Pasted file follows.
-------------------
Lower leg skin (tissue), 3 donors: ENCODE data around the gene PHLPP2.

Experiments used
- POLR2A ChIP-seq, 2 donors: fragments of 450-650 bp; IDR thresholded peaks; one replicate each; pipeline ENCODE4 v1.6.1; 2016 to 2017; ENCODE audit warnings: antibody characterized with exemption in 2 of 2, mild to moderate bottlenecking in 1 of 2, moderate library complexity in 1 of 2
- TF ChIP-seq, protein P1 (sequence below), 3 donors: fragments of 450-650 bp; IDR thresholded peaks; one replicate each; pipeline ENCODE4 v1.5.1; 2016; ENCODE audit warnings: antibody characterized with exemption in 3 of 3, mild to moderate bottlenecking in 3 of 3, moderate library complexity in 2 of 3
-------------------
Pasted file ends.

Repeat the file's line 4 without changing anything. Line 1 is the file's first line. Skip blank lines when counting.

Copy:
- TF ChIP-seq, protein P1 (sequence below), 3 donors: fragments of 450-650 bp; IDR thresholded peaks; one replicate each; pipeline ENCODE4 v1.5.1; 2016; ENCODE audit warnings: antibody characterized with exemption in 3 of 3, mild to moderate bottlenecking in 3 of 3, moderate library complexity in 2 of 3